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Honda Adopts Virtual Training

Bill Koenig
By Bill Koenig Senior Editor, SME Media

Automaker uses virtual reality to improve training to produce new model

Honda Acura MDX 768x432.jpg

A plant employee at Honda’s East Liberty Auto Plant perfects her assembly techniques for the 2022 Acura MDX using virtual training software.

Honda Motor Co. this week began production of the 2022 Acura MDX. The company is using virtual reality, in combination with traditional training, to get output up to speed.

“We saw an opportunity to engage our associates better,” said Joey Sippel, a training director for the Acura MDX project. “We wanted to give them a new tool.”

In this case, the new tool is a touchscreen training process with Vizendo software. It has four levels of difficulty. At level 1, the easiest level, different parts and systems are highlighted by having them flash. A worker then touches the flashing display for more information.

The interactive training asks workers to choose the right tools and parts in the assembly process. By the time employees reach level 4, they are simulating production work that they would perform on the assembly line. The virtual training is supplemented by traditional training.

“We wanted to make it as easy to manufacture as possible,” Sipple said of the redesigned MDX, the fourth generation of the SUV. “We wanted to train as early as possible. We are not taking away physical training from associates. We are doing a hybrid training.”

The company says the virtual training helped verify production processes before the first vehicle was built. Output began on Jan. 12 at the automaker’s East Liberty plant in central Ohio. The factory will be the sole production site for the MDX. It goes on sale on Feb. 2 and Honda wants production at full speed by then.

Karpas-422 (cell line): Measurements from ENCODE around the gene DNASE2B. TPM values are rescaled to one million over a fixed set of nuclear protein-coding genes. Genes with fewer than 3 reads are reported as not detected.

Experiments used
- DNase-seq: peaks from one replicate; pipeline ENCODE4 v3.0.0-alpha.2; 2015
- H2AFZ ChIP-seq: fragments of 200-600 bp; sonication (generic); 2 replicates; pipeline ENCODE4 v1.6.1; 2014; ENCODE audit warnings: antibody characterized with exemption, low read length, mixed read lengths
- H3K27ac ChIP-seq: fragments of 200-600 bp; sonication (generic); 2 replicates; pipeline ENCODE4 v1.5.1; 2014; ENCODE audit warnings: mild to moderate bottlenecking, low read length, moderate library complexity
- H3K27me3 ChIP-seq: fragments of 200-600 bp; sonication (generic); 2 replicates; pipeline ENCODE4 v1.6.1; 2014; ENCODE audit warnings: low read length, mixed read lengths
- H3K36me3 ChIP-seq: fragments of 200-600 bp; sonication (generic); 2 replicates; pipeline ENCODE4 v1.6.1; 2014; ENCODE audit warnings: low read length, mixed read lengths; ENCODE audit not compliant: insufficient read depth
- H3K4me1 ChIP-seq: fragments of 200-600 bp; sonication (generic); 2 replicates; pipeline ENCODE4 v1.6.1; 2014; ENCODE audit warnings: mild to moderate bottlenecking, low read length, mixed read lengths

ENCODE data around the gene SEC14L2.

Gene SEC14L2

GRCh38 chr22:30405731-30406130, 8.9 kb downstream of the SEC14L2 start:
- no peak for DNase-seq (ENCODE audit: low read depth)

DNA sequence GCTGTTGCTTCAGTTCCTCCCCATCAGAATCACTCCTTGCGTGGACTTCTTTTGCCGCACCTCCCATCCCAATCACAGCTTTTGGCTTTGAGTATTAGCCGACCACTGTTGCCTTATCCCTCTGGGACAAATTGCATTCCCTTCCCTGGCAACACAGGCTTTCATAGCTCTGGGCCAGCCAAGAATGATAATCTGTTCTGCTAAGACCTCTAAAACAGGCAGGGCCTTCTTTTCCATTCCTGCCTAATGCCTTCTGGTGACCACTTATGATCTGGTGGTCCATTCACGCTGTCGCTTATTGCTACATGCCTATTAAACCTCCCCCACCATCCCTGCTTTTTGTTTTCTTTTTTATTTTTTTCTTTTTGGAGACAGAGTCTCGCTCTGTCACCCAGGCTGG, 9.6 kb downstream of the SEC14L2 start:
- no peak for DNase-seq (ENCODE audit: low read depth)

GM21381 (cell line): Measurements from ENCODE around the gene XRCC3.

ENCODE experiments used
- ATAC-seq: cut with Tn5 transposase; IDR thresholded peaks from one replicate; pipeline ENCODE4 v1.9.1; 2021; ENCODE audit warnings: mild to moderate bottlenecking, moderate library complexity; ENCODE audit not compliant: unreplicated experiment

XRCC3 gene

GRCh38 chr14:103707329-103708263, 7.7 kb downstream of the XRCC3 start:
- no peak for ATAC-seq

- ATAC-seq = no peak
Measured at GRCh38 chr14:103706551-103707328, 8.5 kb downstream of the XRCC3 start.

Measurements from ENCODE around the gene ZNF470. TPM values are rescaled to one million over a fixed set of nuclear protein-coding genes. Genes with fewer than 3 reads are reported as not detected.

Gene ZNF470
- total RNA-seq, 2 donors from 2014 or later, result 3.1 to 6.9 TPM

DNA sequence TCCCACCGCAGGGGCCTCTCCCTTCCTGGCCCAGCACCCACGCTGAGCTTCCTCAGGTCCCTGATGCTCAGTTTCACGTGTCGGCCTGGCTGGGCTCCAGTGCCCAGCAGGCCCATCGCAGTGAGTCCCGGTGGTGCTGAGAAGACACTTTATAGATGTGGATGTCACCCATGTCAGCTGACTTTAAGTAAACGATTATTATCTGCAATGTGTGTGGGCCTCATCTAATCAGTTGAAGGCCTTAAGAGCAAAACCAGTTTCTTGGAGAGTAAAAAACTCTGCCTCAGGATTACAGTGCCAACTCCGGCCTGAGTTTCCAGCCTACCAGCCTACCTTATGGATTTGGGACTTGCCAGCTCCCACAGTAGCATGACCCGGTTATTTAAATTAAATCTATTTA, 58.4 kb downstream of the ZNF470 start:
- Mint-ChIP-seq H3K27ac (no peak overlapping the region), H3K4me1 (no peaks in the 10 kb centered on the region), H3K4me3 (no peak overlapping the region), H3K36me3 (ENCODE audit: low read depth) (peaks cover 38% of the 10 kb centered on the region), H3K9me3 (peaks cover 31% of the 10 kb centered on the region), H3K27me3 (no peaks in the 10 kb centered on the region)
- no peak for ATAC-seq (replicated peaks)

About 1,500 employees have undergone the hybrid training, with about 8,000 training sessions on the Vizendo software. “It allows us to get the associate up to speed fast,” Sipple said.

The new training program reflects the importance of the 2022 Acura MDX.

Acura is Honda’s upscale brand. It’s intended to compete against the likes of BMW AG, Daimler AG’s Mercedes-Benz and Toyota Motor Corp.’s Lexus. The brand’s image isn’t held in the same regard as those brands.

The redesigned MDX is intended to be Acura’s flagship model and Honda has much riding on it.

“We’ve got that acceleration of this luxury brand we’ve been working on,” said Bill Ramsey, engineering/manufacturing leader for global production of the Acura MDX.

The company has been working on redesigning the MDX for about five years. The development and manufacturing teams originally went to an off-site location. Members of both teams looked at models made by competitors. They also took test drives of those vehicles.

Members of the development team conferred with the manufacturing group. They studied whether new features could be made with existing equipment at the East Liberty plant. For example, the redesigned MDX comes with a double-wishbone suspension, which improves handling.

One piece of new equipment was installed at East Liberty: a 5,000-ton stamping press. The company says the press allows for sharper sculpting of the hood and body panels while forming steel and increased amounts of aluminum.

“Styling is just spot on,” Ramsey said.

The hood and fender of the MDX are made of aluminum. That’s part of efforts to reduce weight and improve fuel efficiency.

The MDX’s impact will go beyond its sales. The SUV’s platform will be used in future light-truck models in the future.

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